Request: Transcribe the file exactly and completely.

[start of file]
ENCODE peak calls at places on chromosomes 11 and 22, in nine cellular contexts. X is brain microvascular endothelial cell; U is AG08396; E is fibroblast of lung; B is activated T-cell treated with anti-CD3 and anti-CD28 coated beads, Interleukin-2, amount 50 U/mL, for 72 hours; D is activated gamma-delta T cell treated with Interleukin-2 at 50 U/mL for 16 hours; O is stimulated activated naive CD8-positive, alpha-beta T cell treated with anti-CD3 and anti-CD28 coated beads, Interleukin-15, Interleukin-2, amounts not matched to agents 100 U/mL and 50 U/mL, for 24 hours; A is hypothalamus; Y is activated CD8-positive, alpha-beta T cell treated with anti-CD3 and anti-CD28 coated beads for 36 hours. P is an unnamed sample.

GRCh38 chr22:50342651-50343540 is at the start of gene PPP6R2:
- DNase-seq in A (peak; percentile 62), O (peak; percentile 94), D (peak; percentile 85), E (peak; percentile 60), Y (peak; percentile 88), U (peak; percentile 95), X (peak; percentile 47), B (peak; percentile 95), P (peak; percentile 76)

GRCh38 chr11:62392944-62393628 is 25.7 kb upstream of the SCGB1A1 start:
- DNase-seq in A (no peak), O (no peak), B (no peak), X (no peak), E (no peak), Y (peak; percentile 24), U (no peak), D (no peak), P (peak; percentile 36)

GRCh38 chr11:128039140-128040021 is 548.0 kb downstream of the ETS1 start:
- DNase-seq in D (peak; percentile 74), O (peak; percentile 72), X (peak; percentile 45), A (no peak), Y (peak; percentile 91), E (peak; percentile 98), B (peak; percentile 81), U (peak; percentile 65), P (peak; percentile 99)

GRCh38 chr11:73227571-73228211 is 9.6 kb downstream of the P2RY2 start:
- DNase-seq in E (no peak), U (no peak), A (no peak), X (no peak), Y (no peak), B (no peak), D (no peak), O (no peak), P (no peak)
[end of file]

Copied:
ENCODE peak calls at places on chromosomes 11 and 22, in nine cellular contexts. X is brain microvascular endothelial cell; U is AG08396; E is fibroblast of lung; B is activated T-cell treated with anti-CD3 and anti-CD28 coated beads, Interleukin-2, amount 50 U/mL, for 72 hours; D is activated gamma-delta T cell treated with Interleukin-2 at 50 U/mL for 16 hours; O is stimulated activated naive CD8-positive, alpha-beta T cell treated with anti-CD3 and anti-CD28 coated beads, Interleukin-15, Interleukin-2, amounts not matched to agents 100 U/mL and 50 U/mL, for 24 hours; A is hypothalamus; Y is activated CD8-positive, alpha-beta T cell treated with anti-CD3 and anti-CD28 coated beads for 36 hours. P is an unnamed sample.

GRCh38 chr22:50342651-50343540 is at the start of gene PPP6R2:
- DNase-seq in A (peak; percentile 62), O (peak; percentile 94), D (peak; percentile 85), E (peak; percentile 60), Y (peak; percentile 88), U (peak; percentile 95), X (peak; percentile 47), B (peak; percentile 95), P (peak; percentile 76)

GRCh38 chr11:62392944-62393628 is 25.7 kb upstream of the SCGB1A1 start:
- DNase-seq in A (no peak), O (no peak), B (no peak), X (no peak), E (no peak), Y (peak; percentile 24), U (no peak), D (no peak), P (peak; percentile 36)

GRCh38 chr11:128039140-128040021 is 548.0 kb downstream of the ETS1 start:
- DNase-seq in D (peak; percentile 74), O (peak; percentile 72), X (peak; percentile 45), A (no peak), Y (peak; percentile 91), E (peak; percentile 98), B (peak; percentile 81), U (peak; percentile 65), P (peak; percentile 99)

GRCh38 chr11:73227571-73228211 is 9.6 kb downstream of the P2RY2 start:
- DNase-seq in E (no peak), U (no peak), A (no peak), X (no peak), Y (no peak), B (no peak), D (no peak), O (no peak), P (no peak)